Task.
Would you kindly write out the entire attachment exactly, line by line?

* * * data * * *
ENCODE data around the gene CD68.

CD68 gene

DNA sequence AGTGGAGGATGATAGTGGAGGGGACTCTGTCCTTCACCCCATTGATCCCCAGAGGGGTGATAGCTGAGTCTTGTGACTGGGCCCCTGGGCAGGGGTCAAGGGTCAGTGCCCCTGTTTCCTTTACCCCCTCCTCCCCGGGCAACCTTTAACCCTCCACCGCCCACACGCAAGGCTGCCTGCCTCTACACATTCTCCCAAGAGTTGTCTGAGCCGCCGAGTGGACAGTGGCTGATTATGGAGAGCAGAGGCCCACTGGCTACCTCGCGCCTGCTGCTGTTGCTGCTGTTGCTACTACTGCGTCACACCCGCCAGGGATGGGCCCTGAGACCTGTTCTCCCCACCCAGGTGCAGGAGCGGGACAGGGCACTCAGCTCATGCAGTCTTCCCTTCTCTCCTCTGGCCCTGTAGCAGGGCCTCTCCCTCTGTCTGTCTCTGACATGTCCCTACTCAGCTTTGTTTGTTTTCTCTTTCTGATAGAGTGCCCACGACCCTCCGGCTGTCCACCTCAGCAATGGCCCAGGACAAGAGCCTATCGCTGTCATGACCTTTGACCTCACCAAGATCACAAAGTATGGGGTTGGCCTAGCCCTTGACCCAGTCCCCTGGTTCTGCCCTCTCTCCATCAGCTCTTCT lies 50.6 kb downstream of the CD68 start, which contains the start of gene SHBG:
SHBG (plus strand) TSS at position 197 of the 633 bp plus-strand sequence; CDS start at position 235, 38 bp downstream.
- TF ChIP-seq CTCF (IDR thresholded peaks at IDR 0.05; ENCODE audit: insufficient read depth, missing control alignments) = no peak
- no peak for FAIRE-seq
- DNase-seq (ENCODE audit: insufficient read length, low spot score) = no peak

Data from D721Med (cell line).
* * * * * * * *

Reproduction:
ENCODE data around the gene CD68.

CD68 gene

DNA sequence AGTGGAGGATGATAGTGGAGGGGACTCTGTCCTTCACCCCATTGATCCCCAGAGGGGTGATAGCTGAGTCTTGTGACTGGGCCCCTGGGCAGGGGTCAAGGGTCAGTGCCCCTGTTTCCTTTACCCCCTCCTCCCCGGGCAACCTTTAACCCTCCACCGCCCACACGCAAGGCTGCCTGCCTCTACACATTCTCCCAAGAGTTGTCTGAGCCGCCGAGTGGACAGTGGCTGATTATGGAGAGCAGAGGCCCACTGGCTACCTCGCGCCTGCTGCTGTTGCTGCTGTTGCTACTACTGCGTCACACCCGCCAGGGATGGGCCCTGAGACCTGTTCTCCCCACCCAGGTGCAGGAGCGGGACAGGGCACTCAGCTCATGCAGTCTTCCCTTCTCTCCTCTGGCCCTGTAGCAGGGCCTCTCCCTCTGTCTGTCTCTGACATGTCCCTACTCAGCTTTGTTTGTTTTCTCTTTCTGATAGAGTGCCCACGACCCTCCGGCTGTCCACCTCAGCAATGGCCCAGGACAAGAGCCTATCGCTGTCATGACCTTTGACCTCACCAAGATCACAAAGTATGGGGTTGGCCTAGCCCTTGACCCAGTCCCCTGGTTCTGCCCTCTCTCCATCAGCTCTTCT lies 50.6 kb downstream of the CD68 start, which contains the start of gene SHBG:
SHBG (plus strand) TSS at position 197 of the 633 bp plus-strand sequence; CDS start at position 235, 38 bp downstream.
- TF ChIP-seq CTCF (IDR thresholded peaks at IDR 0.05; ENCODE audit: insufficient read depth, missing control alignments) = no peak
- no peak for FAIRE-seq
- DNase-seq (ENCODE audit: insufficient read length, low spot score) = no peak

Data from D721Med (cell line).